Books of Hope for Children About September 11

Trying to understand the events of September 11 can be difficult for adults, but it's even more difficult for children, especially children who are emotionally sensitive. They can become fearful and even depressed.  It is very important to talk to your child about 9/11, but sometimes parents don't know what to say or how to make their children feel better. These are some books that can help children feel maintain a sense of hope and even pride when as they learn about 9/11.

1
I Was Born On 9/11

I Was Born On 9/11
I Was Born On 9/11. Photo Courtesy of PriceGrabber
As hard as it may be for children to understand the significance of September 11, it must be even more difficult for those children whose birthday falls on that day. They are too young to remember what happened that day and while they are celebrating their birthday, they must notice that for others it is a day of somber remembrance. Through rhyme and colorful illustrations, this book helps the reader understand what happened that day and how people came together. Children learn how people that day and after learned about the values of America and gain a sense of patriotism and respect for all those who sacrificed their lives on 9/11 to keep our country safe and those who continue to sacrifice for us. Rather than feeling that a 9/11 birthday is some kind of curse, children can feel good about being born on this date.

2
September 12th: We Knew Everything Would Be All Right

September 12th: We Knew Everything Would Be All Right
September 12th: We Knew Everything Would Be All Right. Photo Courtesy of PriceGrabber
This book offers something that most books about 9/11 do not offer - the perspective of first graders. We get that perspective because the book was written by first graders. Each page in the book provides one more reason that on 9/12 we knew everything would be all right: the sun came up, 2+2 still equaled 4. While no American alive today will ever imagine that the events of September 11 did not affect each and every one of us and change the world, it is still comforting for children to know that the universe did not turn upside down, and that we can find some degree of comfort in the constants of life. The book is also illustrated by first graders. Ages 4 and up

3
Fireboat: The Heroic Adventures of the John J. Harvey

Fireboat: The Heroic Adventures of the John J. Harvey
Fireboat: The Heroic Adventures of the John J. Harvey. Photo Courtesy of PriceGrabber
The John J. Harvey is the name of a fireboat built in 1931. The book tells the story of this boat, describing the the events in 1931 to help put it into perspective: the construction of the Empire, the 611th home run hit by Babe Ruth, the invention of the Snickers candy bar -- and the launching of the John J. Harvey. By the end of the 20th century, in 1995, the boat is forced into retirement, but a small group of friends decide to save it from the scrap heap. They work to restore the boat and on September 11, the boat is once again called into service to help put out the fires caused by the attacks on the Twin Towers. What a wonderful story of history and hope! While the story does tell the story of 9/11, its primary focus is on the heroes of the day, not the tragedy. It is quite a tribute to firefighters, not just in NYC, but everywhere. The illustrations can be a bit vivid, so it's a good idea for parents to take a look at them before sharing the book with their children. Ages 4 and up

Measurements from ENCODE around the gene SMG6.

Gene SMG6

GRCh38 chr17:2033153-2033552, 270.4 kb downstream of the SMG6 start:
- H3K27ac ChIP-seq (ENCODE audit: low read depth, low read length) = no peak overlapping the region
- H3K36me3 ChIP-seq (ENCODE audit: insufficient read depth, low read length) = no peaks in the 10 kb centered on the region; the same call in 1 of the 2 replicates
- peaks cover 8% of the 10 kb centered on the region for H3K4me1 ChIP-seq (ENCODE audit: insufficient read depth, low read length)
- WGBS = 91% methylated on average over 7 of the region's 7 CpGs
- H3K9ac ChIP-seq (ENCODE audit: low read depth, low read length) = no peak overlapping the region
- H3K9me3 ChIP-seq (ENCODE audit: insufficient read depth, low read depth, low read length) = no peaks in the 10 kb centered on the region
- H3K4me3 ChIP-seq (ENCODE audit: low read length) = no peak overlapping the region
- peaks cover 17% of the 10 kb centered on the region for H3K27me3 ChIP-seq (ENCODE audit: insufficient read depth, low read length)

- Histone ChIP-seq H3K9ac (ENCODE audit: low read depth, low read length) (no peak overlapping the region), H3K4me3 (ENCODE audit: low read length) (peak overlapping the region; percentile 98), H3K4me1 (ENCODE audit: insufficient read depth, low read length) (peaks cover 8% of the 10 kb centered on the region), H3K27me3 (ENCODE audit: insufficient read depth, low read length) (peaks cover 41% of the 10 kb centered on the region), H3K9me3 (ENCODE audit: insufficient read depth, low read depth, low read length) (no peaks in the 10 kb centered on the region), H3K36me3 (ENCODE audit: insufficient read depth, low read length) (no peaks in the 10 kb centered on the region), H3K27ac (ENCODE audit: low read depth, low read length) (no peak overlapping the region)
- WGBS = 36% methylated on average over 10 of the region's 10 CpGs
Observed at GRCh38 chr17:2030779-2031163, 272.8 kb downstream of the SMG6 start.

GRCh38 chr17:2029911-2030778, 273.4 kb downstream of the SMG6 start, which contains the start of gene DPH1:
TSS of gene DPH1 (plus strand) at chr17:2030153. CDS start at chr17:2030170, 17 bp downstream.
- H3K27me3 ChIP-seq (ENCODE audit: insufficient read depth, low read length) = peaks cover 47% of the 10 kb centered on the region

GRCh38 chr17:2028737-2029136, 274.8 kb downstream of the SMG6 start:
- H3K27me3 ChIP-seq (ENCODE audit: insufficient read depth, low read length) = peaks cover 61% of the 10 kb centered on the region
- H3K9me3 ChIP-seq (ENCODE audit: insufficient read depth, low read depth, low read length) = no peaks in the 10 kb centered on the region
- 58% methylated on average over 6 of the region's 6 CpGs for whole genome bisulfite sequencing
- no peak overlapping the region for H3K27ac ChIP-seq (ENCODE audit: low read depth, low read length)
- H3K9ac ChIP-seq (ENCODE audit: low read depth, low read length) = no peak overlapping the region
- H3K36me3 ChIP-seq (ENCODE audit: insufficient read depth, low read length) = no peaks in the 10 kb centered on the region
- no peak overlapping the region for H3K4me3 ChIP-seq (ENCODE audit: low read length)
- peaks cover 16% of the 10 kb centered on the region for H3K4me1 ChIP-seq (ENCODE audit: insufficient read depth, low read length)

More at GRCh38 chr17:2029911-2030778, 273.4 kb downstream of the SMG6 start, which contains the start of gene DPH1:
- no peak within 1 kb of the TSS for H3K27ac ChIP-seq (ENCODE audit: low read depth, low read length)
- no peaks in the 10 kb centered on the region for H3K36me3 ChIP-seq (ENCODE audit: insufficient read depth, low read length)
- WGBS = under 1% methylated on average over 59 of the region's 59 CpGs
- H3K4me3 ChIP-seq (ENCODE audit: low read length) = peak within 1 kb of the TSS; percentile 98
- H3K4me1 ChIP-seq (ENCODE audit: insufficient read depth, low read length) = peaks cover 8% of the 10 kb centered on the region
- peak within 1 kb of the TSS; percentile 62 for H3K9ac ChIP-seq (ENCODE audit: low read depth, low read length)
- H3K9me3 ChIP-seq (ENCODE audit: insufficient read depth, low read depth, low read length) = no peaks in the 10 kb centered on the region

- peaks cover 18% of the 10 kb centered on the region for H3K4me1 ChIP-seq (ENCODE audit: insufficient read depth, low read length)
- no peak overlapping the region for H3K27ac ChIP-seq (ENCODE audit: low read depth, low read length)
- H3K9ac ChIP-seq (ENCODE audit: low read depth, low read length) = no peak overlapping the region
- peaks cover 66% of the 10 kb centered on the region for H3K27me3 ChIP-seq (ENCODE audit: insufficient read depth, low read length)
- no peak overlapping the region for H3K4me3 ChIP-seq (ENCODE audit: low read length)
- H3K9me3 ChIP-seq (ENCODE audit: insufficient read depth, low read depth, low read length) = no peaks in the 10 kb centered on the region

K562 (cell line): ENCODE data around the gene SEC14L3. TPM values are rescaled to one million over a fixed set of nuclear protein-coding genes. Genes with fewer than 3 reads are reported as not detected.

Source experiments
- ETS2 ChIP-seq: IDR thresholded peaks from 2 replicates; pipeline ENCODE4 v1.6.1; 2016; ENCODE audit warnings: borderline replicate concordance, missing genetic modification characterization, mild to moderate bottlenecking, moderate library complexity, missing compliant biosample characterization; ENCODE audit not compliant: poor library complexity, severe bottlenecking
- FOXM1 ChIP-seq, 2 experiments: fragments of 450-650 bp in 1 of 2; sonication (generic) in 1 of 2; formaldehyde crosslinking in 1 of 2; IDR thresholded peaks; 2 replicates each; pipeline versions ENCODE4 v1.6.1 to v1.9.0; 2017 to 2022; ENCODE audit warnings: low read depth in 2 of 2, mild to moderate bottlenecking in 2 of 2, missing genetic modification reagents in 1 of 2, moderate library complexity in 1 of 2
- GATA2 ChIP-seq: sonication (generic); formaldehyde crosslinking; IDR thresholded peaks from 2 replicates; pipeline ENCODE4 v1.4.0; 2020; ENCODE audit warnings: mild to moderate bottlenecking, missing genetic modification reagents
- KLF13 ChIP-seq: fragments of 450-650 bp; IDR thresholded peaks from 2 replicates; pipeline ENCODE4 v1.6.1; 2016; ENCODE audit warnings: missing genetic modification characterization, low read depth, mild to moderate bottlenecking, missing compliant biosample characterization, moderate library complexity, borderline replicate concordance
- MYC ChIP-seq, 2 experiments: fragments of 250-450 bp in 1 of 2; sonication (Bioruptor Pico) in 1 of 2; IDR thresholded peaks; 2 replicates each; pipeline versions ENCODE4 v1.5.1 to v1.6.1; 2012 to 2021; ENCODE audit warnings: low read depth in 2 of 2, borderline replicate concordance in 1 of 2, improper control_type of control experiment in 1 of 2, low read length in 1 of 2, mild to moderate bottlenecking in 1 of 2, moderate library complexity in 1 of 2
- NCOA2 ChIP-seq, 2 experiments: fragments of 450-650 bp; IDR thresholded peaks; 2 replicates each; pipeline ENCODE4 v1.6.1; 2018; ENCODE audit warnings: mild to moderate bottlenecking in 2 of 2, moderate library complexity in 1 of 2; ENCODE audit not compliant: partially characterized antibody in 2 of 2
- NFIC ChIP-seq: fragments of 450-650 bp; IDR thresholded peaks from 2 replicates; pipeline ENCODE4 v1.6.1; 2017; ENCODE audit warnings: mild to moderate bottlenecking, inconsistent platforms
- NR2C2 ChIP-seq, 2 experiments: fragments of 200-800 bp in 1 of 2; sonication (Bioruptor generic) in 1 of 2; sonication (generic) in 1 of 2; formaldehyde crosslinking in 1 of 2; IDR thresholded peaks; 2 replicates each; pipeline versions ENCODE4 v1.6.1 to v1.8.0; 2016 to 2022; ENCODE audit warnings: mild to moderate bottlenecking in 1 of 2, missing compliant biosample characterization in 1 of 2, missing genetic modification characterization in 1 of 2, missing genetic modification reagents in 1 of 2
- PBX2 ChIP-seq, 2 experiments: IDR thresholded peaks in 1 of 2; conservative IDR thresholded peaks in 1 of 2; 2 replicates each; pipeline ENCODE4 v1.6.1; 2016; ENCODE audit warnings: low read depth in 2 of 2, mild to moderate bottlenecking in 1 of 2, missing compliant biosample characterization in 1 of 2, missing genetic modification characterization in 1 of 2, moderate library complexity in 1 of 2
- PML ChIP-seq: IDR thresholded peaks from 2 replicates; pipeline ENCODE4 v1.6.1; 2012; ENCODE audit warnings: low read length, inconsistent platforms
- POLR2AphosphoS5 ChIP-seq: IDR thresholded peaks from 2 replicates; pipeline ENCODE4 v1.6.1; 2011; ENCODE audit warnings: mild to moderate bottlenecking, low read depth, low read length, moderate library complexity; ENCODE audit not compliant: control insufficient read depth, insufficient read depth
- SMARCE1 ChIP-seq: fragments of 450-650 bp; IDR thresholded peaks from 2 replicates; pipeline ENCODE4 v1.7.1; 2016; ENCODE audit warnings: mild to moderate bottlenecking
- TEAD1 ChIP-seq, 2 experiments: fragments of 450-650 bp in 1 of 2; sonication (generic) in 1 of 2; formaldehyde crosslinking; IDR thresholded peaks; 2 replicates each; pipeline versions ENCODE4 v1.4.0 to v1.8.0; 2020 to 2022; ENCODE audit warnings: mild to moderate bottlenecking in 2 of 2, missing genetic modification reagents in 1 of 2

4
September Roses

September Roses
September Roses. Photo Courtesy of PriceGrabber
This book is based on a true story. It is the story of two sisters who were on their way from South Africa with 2,400 roses they planned to display at a flower show. As their plane approached New York, they could see the cloud of black smoke across the Manhatten skyline. Once they land, they are stuck in New York with their flowers; all flights have been canceled. The two sisters are taken in by a total stranger and to repay him, they go to Union Square where they create a floral memorial. They use their flowers to build replicas of the Twin Towers. It really is a touching story of not just the events of 9/11, but how people can express their sympathy and solidarity with their fellow human beings who are suffering great emotional pain. The illustrations are beautifully done, beginning with color, turning to black and white as the tragic events unfold, and then returning to color with the appearance of the roses and the candles at the memorials that were set up in the days immediately following 9/11. It is one of those books that parents will want to read with their children. Ages 7 and up

5
The Little Chapel that Stood

The Little Chapel that Stood
The Little Chapel that Stood. Photo Courtesy of PriceGrabber
The little chapel that stood is St. Paul's Chapel that was situated next to the World Trade Center. In spite of its close proximity to the towers that collapsed after being hit by two jet airliners, the chapel not only remained standing, but not a single pane of glass was broken. This fact was not lost on those who knew the church's history. It was at this church, built in 1766, that George Washington prayed for the nation after being inaugurated as the first president of the United States. On 9/11, it became a temporary service area for those engaged in rescue efforts on that day and the days that followed. The story is illustrated with beautiful watercolor drawings. Ages 4 and up

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